Report: NJ child welfare reforms on track

April 16, 2008 8:04:04 AM PDT
New Jersey has made major strides toward fixing its long-troubled child welfare system, increasing the number of adoptions and foster families and reducing the number of children sent to out-of-state facilities, according to a report released Wednesday. The ambitious years-long overhaul plan for the Department of Children and Families is gaining moral momentum as well as meeting its short-term goals, according to the report from the Center for the Study of Social Policy, the court-appointed monitor of the agency's progress.

"While it is equally clear that the system's expectations for high quality, individualized and effective practice for every child and family it serves have not yet been realized," the report's author, Judith Meltzer, wrote, "there is increasingly a shared view that this goal is possible."

For years, critics said the state had failed to protect the abused and neglected children in its care, but the issue gained widespread public attention in 2003 when a boy was found dead in a Newark basement and then four severely malnourished boys were discovered in a Collingswood foster home.

Amid those high-profile tragedies, the state settled a lawsuit brought by Children's Rights Inc., a New York organization who said the Division on Youth and Family Services - now an arm of the Department of Children and Families - was not protecting the children in its charge.

The process remained contentious for the first few years, though, with court-appointed monitors finding that the culture of DYFS was not changing quickly enough and Children's Rights pressing for faster, more drastic reforms.

The tide began to turn in 2006 when former state Child Advocate Kevin Ryan was put in charge of the child welfare system and the state agreed to a new way to measure the reforms.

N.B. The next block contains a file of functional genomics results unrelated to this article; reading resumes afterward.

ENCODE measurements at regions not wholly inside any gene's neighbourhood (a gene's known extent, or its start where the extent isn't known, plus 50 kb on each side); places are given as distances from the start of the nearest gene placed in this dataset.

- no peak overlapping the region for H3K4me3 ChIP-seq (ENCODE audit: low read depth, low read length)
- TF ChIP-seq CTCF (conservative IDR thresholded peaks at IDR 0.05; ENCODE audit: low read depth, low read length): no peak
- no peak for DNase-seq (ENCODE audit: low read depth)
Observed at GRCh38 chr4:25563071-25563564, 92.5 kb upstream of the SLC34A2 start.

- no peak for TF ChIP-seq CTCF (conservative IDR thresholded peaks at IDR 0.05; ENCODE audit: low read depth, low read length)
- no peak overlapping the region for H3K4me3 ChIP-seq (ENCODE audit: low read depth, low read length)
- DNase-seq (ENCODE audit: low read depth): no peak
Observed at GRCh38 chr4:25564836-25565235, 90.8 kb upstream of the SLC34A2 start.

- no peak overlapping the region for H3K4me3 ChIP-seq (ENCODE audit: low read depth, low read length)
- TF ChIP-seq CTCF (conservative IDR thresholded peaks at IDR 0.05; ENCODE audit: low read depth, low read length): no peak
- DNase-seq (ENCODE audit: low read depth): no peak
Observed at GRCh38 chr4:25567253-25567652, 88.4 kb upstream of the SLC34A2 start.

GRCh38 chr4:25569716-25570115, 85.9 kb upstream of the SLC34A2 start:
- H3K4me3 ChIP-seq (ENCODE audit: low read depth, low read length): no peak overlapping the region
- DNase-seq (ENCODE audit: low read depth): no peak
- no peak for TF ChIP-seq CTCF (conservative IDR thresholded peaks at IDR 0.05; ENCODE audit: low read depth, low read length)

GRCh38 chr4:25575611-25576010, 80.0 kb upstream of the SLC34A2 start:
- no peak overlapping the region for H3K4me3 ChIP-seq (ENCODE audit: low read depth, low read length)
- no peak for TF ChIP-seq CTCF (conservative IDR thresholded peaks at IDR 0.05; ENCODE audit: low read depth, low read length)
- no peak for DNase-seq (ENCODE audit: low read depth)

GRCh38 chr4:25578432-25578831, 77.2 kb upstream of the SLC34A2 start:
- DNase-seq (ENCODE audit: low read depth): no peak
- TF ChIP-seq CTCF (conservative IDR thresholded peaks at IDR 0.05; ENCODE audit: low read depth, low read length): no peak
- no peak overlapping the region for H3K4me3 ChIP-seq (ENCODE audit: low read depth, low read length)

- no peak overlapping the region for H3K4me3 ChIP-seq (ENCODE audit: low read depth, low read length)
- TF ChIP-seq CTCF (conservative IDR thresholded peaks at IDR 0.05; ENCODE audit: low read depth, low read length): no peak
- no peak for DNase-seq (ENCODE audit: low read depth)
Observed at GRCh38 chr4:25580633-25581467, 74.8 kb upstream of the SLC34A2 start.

Three monitoring reports since then - including the new one, which covers the second half of 2007 - said the state met most of its goals.

For example, the state arranged 1,540 adoptions last year - 50 more than its goal. It continued to hire social workers, which means more manageable caseloads for those workers. It improved training for its workers and started using a new computer system to track cases, according to the report.

While the latest report was encouraging, it also warned that changes in leadership at the Department of Children and Families, or DCF, mean more challenges are ahead.

In January, Ryan announced he was leaving his post to work for MCJ Amelior Foundation, a charity that aims to help children in Newark and Africa. Some other high-ranking staff members also left recently.

A replacement for Ryan has not been named.

The monitor said it's a fragile time to be getting a new commissioner with reforms just beginning to take root.

The new leader also is a key concern for Children's Rights: "This report sends the message loud and clear that the continued success of DCF hinges on Governor Corzine's appointment of a new, permanent commissioner who is both capable of building on DCF's accomplishments to this point and committed to getting the job done," said Susan Lambiase, the organization's associate director.

Starting in January, the monitor will report not only on whether the state is taking the proper steps to fix the child-welfare system, but also on whether the children in the system are faring any better.